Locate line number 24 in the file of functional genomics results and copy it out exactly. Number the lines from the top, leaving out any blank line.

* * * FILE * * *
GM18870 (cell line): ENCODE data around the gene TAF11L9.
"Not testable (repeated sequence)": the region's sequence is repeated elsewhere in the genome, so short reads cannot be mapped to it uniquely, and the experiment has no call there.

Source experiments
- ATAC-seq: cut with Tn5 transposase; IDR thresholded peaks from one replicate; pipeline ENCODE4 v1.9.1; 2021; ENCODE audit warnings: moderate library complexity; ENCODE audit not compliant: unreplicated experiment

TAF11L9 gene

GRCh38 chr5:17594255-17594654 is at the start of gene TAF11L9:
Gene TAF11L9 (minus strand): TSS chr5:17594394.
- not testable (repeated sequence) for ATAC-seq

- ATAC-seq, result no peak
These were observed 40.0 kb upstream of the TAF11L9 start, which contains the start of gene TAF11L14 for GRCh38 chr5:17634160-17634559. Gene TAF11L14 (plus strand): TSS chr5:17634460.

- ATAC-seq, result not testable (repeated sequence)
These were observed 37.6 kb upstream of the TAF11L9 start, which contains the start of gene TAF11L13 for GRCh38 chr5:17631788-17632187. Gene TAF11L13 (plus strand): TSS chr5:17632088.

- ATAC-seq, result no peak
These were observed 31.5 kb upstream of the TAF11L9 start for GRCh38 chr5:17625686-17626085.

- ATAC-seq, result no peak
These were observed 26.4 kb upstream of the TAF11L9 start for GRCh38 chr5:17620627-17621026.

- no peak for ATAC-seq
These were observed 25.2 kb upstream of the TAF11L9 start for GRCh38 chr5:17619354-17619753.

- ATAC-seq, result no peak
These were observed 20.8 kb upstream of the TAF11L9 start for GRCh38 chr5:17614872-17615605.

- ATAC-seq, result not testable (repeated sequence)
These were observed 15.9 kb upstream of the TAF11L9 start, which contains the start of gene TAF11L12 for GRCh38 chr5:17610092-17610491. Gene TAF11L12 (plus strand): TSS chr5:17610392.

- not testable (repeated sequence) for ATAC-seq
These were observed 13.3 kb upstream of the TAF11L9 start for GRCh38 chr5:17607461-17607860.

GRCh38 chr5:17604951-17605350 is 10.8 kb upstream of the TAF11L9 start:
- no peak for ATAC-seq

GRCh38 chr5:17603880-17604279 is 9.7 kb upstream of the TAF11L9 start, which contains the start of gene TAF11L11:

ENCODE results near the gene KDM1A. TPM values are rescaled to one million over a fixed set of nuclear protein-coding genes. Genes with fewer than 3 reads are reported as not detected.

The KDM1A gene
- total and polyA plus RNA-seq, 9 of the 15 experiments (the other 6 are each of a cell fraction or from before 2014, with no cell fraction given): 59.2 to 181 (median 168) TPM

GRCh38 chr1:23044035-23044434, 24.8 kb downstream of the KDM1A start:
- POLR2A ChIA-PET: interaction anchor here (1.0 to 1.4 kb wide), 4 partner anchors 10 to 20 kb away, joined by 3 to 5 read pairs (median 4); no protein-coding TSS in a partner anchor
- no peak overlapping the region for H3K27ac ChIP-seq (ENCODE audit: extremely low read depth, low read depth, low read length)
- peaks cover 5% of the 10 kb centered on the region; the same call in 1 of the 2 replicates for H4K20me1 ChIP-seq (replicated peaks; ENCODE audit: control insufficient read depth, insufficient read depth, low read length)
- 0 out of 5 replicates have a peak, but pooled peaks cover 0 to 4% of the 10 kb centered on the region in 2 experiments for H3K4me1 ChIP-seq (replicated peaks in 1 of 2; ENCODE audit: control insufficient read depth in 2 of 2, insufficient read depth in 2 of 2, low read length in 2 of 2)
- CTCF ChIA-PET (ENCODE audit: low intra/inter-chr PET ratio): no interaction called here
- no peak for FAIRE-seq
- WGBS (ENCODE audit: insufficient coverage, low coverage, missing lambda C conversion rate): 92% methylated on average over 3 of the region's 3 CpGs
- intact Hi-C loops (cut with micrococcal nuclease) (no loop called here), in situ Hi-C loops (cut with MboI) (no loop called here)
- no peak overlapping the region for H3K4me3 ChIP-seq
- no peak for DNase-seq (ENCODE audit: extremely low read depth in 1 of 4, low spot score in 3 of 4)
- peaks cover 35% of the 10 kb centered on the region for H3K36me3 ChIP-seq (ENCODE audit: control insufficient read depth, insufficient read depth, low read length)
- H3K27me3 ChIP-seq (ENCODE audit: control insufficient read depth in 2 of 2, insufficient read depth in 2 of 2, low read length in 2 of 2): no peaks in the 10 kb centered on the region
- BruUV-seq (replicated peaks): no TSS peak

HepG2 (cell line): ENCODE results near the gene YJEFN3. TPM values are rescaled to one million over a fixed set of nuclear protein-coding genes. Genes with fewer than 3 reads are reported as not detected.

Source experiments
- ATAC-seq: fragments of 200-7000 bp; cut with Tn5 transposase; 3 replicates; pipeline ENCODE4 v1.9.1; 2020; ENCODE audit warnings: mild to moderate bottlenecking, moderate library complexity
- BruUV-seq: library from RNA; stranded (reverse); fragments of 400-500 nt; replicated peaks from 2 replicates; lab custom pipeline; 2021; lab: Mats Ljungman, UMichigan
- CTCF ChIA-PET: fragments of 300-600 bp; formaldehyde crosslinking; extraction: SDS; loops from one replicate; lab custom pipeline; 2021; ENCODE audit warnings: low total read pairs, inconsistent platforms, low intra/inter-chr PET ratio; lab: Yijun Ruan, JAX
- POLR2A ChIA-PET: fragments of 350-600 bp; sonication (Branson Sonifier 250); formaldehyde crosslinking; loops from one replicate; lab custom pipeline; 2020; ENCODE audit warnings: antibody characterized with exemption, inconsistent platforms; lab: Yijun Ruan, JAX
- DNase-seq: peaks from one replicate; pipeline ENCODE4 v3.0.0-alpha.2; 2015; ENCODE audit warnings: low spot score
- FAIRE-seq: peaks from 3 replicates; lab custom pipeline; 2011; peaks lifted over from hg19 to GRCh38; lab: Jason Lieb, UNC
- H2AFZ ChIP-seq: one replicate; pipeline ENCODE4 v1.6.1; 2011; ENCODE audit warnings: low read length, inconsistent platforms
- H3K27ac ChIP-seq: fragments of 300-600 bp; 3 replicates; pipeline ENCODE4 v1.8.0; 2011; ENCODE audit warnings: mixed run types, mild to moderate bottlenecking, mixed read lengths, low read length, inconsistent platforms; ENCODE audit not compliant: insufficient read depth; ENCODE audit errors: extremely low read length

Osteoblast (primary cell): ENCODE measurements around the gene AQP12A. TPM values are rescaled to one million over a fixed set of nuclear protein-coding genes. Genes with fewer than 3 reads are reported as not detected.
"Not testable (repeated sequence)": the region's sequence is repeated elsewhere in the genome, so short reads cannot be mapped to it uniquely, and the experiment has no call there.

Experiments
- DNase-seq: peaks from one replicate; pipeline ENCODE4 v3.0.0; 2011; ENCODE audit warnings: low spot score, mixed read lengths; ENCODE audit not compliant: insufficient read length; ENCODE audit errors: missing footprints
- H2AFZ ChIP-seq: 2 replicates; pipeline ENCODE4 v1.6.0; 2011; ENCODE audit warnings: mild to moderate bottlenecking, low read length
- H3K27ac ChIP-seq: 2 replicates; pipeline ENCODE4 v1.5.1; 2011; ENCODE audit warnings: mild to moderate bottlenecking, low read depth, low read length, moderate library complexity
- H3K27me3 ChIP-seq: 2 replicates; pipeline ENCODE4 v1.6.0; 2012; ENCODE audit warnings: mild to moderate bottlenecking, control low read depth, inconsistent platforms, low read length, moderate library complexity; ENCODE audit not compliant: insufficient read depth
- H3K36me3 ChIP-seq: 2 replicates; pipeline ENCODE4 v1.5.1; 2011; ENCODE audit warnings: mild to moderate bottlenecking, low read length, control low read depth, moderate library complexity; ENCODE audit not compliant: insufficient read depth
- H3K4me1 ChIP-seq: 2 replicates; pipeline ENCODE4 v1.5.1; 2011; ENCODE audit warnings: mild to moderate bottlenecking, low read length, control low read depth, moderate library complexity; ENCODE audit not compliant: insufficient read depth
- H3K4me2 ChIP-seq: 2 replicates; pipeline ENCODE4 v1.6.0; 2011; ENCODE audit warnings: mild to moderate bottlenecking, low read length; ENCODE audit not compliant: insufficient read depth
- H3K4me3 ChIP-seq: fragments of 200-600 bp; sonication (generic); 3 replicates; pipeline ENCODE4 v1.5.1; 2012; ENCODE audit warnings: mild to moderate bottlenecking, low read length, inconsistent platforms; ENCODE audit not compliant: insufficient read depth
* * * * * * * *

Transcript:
These were observed 13.3 kb upstream of the TAF11L9 start for GRCh38 chr5:17607461-17607860.